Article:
when a tree has been planted in the ground it will be able to flex back and forth in the wind. As the tree grows, remove the stakes or enlarge the staking system always allowing the tree to move back and forth but not blow over in a strong wind. Another important thing to know is not to prune off the lower branches too early since they help strengthen the trunk while the tree is young.

      Since your trees did not receive proper staking when they were planted, be sure to do this now. You will need to hammer very strong stakes in the ground and use three instead of two. If you want, you can use hunks of old garden hose to surround the tree trunk and thread the wires through these loops which you should place above the lowest branch to hold them up. Then tie the wires to the stakes that are driven into the ground most likely 6 or 8 feet away from the tree trunk depending how big your trees now are. Check that the wires are loose enough so the trunk can move back and forth in the wind. I am sure this will make your tree trunks eventually grow strong. Also you can lightly prune off some of the foliage so the tree is not quite as top-heavy.

      You said you don’t know which pepper tree you have. They are undoubtedly Peruvian pepper trees (Schinus molle) often called California pepper trees because the Brazilian pepper tree is invasive and prone to sucker.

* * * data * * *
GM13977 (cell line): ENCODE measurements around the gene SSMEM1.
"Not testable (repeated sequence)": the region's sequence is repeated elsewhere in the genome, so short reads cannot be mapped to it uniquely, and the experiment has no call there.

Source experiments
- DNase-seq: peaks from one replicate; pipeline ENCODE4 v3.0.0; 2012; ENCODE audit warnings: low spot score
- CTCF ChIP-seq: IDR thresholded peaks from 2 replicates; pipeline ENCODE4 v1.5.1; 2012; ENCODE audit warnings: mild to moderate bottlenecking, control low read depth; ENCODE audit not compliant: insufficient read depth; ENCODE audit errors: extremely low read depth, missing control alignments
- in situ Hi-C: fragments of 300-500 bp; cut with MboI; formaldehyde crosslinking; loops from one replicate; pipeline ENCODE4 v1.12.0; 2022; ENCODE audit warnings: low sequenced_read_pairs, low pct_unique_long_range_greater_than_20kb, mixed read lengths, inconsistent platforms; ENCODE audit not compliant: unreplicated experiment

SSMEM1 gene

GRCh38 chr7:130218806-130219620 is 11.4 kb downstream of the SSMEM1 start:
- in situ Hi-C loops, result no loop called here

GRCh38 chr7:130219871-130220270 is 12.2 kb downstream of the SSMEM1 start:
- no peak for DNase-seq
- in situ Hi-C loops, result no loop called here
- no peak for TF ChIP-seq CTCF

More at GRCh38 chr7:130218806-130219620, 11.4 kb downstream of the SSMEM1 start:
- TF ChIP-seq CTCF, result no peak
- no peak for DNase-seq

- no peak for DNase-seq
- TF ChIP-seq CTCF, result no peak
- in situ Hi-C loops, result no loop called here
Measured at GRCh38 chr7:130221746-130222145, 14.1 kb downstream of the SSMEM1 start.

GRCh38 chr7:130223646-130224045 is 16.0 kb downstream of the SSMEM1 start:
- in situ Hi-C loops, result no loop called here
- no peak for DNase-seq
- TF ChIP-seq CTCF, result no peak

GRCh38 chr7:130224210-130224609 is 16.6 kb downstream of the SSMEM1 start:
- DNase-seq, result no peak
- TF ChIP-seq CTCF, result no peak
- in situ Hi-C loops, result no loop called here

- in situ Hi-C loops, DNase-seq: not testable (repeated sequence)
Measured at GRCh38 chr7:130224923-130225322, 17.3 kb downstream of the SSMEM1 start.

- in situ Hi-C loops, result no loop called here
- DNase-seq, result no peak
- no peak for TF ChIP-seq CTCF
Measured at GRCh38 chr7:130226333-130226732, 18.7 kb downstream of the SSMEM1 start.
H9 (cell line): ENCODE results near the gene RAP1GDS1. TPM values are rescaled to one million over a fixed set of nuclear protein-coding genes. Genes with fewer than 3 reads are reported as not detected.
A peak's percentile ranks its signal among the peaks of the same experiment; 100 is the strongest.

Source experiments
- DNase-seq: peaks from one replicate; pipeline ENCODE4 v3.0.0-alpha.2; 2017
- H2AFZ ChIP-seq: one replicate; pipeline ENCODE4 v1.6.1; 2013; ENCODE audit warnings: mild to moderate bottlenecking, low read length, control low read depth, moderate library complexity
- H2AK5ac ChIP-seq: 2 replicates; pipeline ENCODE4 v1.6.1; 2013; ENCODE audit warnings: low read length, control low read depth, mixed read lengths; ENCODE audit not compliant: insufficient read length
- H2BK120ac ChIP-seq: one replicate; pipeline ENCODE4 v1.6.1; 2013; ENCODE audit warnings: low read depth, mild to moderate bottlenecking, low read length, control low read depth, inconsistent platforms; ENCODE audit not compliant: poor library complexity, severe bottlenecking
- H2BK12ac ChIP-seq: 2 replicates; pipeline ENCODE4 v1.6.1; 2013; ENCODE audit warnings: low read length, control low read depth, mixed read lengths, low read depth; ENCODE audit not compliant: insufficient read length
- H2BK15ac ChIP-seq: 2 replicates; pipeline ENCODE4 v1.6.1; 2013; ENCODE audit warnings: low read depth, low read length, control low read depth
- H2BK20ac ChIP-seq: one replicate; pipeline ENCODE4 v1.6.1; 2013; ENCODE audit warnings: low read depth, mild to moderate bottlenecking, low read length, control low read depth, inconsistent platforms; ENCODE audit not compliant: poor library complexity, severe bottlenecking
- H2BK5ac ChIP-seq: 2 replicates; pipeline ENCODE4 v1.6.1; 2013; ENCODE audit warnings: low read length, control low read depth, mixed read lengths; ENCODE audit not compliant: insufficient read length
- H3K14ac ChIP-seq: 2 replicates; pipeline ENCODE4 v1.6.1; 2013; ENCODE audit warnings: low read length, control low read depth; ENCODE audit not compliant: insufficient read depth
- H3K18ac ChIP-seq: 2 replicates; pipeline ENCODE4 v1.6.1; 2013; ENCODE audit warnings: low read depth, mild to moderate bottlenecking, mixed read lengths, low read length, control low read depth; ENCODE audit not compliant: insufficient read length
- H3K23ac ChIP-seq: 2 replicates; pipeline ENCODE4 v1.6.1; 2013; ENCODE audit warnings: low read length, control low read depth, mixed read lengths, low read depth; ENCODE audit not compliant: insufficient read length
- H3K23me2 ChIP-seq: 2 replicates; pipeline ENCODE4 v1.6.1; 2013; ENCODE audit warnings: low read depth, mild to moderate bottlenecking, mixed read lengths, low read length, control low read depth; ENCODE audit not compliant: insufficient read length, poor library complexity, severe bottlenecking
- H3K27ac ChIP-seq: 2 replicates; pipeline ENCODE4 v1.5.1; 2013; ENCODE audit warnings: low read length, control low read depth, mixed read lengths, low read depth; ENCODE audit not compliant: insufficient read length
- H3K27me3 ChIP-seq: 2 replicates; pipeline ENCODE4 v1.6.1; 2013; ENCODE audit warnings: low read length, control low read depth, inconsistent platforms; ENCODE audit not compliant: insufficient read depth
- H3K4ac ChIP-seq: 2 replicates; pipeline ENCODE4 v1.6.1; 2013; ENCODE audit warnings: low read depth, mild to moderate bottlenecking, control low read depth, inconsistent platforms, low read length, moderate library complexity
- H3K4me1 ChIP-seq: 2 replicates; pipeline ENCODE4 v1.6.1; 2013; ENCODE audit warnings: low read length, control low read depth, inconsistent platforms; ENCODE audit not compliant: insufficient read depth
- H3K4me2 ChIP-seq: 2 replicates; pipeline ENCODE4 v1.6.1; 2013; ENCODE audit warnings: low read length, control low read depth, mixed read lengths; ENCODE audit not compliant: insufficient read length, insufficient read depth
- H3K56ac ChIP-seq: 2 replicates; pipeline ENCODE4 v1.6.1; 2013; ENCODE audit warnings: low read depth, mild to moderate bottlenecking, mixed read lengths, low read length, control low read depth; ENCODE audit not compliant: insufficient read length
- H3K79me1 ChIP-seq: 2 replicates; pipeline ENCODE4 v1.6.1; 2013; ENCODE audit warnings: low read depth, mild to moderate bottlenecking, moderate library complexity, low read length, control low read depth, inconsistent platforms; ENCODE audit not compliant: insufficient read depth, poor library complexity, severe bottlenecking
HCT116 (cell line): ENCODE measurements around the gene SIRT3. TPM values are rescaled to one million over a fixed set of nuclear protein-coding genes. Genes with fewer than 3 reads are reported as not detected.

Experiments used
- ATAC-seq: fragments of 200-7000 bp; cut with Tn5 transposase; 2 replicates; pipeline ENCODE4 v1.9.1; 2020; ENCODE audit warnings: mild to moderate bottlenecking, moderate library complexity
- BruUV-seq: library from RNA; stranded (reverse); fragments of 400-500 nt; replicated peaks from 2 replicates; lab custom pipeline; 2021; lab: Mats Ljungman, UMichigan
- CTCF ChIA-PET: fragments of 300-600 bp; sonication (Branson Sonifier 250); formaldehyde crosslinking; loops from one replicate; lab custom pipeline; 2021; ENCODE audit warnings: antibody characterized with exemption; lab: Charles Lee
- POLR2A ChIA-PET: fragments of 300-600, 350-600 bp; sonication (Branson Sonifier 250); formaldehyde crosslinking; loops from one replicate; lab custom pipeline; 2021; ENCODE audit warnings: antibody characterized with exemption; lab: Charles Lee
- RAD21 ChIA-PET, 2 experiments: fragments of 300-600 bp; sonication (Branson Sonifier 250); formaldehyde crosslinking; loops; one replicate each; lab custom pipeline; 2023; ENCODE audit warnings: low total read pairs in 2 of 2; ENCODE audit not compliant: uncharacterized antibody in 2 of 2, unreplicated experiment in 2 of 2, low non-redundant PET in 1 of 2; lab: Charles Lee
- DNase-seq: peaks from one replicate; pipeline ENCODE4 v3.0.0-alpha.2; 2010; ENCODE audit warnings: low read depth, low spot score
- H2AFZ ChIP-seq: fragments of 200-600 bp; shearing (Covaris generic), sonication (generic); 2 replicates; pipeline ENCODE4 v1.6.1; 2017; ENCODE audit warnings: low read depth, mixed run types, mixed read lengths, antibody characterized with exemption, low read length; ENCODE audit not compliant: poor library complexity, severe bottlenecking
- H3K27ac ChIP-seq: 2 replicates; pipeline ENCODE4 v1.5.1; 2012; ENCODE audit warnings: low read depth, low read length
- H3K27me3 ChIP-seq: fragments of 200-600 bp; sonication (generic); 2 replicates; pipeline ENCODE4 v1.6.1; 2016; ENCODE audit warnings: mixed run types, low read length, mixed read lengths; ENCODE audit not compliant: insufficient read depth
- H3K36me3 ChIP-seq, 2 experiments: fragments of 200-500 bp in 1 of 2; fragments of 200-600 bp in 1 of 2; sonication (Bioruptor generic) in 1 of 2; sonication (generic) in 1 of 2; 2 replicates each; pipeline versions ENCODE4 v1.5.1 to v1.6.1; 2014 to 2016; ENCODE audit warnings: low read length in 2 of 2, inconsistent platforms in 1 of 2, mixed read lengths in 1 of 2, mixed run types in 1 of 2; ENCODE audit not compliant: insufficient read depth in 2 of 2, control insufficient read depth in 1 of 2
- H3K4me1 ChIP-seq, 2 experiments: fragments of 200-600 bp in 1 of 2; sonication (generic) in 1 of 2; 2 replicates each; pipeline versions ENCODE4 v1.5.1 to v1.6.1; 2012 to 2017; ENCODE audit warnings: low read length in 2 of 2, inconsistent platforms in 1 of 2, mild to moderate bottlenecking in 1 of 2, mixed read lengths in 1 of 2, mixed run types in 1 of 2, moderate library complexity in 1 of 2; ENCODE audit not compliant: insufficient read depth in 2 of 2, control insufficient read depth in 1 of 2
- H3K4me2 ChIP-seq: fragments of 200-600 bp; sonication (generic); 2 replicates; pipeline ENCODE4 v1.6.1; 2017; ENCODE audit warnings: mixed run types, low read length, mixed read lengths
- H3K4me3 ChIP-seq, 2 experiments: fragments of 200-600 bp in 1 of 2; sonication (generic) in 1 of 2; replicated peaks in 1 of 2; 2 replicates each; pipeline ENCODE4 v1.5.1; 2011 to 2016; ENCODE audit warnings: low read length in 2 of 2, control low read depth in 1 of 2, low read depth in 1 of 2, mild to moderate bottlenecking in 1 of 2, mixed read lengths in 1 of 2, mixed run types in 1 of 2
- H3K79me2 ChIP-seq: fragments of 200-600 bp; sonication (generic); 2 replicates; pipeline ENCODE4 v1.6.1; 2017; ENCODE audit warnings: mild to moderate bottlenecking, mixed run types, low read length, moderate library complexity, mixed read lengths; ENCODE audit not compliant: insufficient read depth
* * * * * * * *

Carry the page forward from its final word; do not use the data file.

If you go to the internet and look for the words “how to stake a newly planted tree” you can find pictures of this process, but at this stage you need low stakes hammered into the ground since tall stakes would not be strong enough to hold up your trees in strong winds. Don’t worry too much about your trees since I once saw about 50 California pepper trees planted next to a road and all of them were staked too tightly and had thin trunks. I drove past them the other day for the first time in several years and they are now large trees with thick trunks, despite the fact that I could see some of them had grown into crookedly when young due to improper staking.